Staying true to your roots: Lazy Hiker Brewing celebrates milestone, pushes ahead
It’s an unusually warm and sunny day for late November in Macon County. The patio tables at Lazy Hiker Brewing in downtown Franklin are filled with locals and visitors alike, each enjoying the concoctions pouring out of from the large warehouse behind the taproom.
“We always want to make great beer. But, how do we tie it into the community? How do we get people to come here and make them want to come back?” said Timothy Sark, assistant brewer at Lazy Hiker. “Our big thing is all of those people going northbound or southbound on the Appalachian Trail. We want to cater to their tastes and what they’re looking for in a craft ale.”
What those rugged and determined AT hikers in the mountains surrounding Franklin are looking for is a craft beer that is not only flavorful and drinkable, but also crisp and refreshing after those endless miles of blood, sweat and tears.
While many breweries focus on hearty styles and tend to be heavy on the hops, Lazy Hiker remains a bastion for ales that you can easily sip and immerse yourself in amid your “carry in, carry out” backwoods journey.
“It’s about seeing the joy on people’s faces when they do the brewery tour and head into the taproom. It’s a great feeling to know that craft beer is being brewed in Franklin,” said Graham Norris, a Franklin native and head brewmaster at Lazy Hiker. “And for us, we’ve been able to continue to build on that, where now you’re seeing our beers in bars, restaurants and grocery stores all over Western North Carolina.”
Timothy Sark (left) and Graham Norris.
Coming into 2020, Lazy Hiker was gearing up to celebrate its fifth anniversary in operation. It’s was, and remains, a milestone for the brewery, even more in the face of eventual shutdowns and restrictions in the current era of the coronavirus.
“Five years is a benchmark for any business, especially in craft beer,” Sark said. “You can have a great place to drink beer, hang out and see live music. But, no matter what, the beer has to remain consistent. Your reputation is attached to every pint poured and keg sold. At Lazy Hiker, we know our band and what works — so, let’s continue doing it and making it better each time.”
During the 2019 calendar year, Lazy Hiker produced around 1,500 barrels on a robust 15-barrel brew house, which includes six 30-barrel fermenters, one 15-barrel fermenter and two brite tanks.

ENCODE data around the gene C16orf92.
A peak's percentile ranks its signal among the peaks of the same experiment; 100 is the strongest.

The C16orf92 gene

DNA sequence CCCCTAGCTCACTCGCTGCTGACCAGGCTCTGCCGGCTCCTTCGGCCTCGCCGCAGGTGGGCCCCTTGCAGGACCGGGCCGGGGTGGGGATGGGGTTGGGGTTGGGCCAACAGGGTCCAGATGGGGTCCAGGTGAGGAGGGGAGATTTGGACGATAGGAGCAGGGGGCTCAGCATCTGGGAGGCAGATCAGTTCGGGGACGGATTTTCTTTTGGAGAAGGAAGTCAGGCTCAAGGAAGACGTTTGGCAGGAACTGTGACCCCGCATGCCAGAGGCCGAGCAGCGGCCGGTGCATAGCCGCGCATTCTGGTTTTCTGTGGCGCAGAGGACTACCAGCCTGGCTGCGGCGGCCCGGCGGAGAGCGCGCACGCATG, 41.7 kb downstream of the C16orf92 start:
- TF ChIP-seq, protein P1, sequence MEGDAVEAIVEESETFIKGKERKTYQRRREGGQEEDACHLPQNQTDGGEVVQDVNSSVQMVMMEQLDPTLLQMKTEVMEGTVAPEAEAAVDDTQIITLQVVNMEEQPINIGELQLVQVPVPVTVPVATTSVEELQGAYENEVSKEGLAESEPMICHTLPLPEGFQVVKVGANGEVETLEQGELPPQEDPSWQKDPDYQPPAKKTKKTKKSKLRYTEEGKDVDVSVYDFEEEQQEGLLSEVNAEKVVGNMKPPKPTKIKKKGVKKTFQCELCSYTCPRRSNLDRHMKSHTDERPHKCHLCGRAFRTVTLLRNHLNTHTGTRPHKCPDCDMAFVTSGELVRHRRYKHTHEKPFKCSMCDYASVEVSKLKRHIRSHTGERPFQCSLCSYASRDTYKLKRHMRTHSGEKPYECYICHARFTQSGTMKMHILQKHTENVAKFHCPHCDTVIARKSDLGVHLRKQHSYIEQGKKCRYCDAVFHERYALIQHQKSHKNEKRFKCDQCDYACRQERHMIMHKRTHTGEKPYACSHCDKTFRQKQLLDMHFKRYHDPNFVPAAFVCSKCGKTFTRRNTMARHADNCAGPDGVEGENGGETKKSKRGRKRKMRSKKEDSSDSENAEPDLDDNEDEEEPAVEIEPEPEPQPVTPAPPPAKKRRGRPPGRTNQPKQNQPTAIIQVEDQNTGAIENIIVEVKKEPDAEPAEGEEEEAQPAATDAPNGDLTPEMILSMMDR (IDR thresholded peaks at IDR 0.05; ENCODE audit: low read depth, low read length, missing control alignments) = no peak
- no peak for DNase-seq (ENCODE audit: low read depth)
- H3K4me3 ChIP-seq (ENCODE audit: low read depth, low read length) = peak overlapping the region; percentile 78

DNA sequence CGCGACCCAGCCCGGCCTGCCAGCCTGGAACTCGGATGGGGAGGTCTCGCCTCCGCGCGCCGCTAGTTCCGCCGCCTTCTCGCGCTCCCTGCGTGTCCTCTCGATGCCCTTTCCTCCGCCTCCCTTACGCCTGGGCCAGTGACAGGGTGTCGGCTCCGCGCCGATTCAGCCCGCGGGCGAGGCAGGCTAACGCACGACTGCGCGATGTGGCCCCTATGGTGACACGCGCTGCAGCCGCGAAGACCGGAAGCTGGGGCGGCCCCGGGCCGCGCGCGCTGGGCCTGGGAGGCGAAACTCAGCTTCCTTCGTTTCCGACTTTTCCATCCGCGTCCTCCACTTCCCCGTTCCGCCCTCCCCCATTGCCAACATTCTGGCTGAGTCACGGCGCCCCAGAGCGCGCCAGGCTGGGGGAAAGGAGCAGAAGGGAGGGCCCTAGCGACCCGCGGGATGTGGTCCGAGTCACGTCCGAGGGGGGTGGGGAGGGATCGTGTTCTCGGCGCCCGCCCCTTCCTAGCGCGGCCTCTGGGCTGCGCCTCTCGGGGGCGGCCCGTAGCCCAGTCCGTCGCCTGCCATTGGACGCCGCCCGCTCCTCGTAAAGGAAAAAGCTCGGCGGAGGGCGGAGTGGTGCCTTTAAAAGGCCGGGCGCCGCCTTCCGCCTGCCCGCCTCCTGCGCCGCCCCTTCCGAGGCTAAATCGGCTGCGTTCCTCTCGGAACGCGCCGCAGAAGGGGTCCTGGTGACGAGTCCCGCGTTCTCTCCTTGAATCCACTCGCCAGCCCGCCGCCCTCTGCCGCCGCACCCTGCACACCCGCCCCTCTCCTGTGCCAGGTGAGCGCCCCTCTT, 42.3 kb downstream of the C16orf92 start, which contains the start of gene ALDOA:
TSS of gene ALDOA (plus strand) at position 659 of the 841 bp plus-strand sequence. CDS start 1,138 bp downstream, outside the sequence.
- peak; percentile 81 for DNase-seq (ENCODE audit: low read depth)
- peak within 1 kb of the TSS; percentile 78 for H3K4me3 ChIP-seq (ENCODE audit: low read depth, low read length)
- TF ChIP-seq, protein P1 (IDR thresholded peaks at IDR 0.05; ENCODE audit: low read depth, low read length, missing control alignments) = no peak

With its new in-house canning line, the ales are now available in 38 counties in North Carolina and 37 counties in Georgia. Last year, Lazy Hiker also opened a satellite taproom on Main Street in Sylva.
“We’re a small company, but we’re pretty tight-knit. We support each other, and that has allowed us to grow into what we do and want to do,” said Norris, who has been the brew master since opening day.
But, beyond the brand and the brews, the core of Lazy Hiker is its family spirit. The same week the bars, breweries and restaurants shutdown in March, Sark also became the father of twin girls. Even with a newborn in each arm and a pandemic raging outside, his mind was at ease in regard to his line of work.
“Graham took the reins and said, ‘We’re good here at the brewery and the setup will be fine. Take time with your babies and your family,’” Sark said. “We brewed quite a bit before the shutdown to prepare for me being at home with my girls. Our company has always been ‘family first’ — that business model means a lot to us here.”
The ‘Trail Haze New England IPA.’
Finishing up their work duties for that day, Norris and Sark lock up the warehouse and head for the patio to enjoy the fruits of their labor. Sipping on Lazy Hiker’s “Trail Haze New England IPA,” the duo relaxed at the picnic table, soaking in the last of the sunshine as it faded somewhere behind the nearby mountain ridge that cradles the Appalachian Trail and all its explorers.
“You pour your heart and soul into these products and then you see someone drink that product and enjoy it — that’s a pretty quick return on investment,” Norris smiled. “It comes down to community, and how communities gather around the taps to be together and have a good time. This place brings people together and from that, the culture and camaraderie of the town evolves, too — it’s a beautiful thing.”